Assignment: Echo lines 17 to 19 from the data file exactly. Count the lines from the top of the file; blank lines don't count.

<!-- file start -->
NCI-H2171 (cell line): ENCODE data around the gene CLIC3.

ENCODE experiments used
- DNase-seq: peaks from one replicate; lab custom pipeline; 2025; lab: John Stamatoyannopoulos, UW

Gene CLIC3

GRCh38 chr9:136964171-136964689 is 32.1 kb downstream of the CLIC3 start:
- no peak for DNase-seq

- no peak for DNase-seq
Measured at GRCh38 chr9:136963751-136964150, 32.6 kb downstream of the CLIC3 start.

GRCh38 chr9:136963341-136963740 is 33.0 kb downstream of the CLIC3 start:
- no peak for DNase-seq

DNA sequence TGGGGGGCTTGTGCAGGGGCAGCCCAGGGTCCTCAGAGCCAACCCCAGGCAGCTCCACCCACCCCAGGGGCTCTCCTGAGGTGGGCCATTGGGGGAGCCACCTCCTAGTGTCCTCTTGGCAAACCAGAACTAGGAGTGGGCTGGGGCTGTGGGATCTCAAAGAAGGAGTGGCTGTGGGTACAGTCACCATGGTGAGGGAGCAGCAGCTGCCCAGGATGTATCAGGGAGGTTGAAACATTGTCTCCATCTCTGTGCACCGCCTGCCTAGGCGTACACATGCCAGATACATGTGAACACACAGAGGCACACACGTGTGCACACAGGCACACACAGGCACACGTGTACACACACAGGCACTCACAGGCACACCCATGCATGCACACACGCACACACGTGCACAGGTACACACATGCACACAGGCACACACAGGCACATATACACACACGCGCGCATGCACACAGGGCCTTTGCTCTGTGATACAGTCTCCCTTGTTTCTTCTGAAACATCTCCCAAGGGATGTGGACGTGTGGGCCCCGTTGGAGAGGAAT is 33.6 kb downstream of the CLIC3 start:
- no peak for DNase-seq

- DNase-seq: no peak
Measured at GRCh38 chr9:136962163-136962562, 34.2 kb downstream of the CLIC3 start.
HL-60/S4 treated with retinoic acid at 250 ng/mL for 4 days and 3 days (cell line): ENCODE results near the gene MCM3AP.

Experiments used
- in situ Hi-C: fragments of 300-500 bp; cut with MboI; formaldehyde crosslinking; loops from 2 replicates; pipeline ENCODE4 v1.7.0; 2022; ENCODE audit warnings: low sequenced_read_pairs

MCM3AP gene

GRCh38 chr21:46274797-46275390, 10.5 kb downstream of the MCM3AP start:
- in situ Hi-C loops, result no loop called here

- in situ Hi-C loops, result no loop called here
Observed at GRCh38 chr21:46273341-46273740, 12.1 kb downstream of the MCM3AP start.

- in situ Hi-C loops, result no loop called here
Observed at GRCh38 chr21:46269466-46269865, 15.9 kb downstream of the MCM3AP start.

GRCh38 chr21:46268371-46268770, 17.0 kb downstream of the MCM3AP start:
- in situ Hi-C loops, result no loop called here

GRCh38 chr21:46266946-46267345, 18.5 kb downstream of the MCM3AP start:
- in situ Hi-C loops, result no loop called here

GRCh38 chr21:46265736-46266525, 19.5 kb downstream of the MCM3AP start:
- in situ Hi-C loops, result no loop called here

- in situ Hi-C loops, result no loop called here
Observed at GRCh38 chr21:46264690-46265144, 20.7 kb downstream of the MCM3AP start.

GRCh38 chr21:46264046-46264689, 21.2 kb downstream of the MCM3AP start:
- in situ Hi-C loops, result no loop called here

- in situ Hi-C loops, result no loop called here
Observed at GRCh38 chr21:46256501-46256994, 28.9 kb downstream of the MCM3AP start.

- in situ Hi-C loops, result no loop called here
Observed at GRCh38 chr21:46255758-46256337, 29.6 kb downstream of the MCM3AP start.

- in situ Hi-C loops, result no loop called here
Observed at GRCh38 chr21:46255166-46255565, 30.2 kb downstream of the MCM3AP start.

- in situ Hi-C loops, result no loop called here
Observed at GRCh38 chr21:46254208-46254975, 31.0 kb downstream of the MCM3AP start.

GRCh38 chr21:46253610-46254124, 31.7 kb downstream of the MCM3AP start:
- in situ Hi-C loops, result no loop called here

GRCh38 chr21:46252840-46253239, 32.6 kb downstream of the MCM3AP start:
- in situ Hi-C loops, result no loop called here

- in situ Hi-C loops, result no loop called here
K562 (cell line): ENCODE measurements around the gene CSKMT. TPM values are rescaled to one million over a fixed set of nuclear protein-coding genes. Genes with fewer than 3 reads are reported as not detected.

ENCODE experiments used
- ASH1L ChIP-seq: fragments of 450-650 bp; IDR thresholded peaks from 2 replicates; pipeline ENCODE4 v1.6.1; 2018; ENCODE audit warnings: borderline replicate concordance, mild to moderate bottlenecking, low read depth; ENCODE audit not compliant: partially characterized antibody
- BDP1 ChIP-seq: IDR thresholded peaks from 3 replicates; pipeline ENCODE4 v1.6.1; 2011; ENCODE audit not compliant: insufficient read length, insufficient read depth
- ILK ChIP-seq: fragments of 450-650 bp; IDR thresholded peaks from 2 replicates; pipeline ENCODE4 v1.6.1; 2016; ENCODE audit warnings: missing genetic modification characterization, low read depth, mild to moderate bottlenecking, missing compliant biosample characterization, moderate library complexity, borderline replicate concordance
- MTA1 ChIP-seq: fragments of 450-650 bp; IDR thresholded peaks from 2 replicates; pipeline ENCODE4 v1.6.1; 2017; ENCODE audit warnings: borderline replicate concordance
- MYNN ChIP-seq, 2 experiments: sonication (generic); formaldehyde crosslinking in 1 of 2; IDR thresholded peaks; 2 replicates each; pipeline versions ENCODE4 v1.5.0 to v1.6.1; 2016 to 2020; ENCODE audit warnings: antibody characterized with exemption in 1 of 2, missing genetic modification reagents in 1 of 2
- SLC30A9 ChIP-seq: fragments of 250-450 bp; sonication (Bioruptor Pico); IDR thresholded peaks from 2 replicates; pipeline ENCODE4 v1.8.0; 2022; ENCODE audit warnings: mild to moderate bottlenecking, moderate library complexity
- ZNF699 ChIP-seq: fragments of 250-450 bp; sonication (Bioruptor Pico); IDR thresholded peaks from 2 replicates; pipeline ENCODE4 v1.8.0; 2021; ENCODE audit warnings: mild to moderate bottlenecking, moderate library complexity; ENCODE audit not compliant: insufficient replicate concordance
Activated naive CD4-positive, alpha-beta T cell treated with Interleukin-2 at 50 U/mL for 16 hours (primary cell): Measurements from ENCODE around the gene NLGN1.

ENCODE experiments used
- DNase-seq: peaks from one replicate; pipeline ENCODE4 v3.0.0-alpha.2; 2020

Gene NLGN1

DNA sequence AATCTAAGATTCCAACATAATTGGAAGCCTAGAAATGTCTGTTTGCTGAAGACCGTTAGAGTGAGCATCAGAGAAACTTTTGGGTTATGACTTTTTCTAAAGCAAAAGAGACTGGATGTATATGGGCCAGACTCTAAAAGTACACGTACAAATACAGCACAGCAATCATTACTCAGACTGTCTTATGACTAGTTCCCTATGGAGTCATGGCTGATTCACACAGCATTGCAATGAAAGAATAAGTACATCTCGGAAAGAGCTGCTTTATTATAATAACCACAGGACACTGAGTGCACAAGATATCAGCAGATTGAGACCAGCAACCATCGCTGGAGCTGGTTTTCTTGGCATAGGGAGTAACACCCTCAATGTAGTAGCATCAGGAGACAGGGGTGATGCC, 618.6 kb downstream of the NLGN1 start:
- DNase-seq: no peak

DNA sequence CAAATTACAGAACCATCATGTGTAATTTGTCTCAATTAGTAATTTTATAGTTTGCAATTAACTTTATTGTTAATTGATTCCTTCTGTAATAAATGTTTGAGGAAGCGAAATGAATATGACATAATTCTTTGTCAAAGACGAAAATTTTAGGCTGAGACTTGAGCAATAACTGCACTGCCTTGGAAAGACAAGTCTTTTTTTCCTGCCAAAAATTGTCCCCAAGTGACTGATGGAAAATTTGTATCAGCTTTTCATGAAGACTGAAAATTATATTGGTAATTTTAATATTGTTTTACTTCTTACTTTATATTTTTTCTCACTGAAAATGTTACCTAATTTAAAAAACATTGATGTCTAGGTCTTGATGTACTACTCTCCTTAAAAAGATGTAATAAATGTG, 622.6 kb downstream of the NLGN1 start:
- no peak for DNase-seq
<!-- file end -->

- in situ Hi-C: fragments of 300-500 bp; cut with MboI; formaldehyde crosslinking; loops from 2 replicates; pipeline ENCODE4 v1.7.0; 2022; ENCODE audit warnings: low sequenced_read_pairs

MCM3AP gene

GRCh38 chr21:46274797-46275390, 10.5 kb downstream of the MCM3AP start: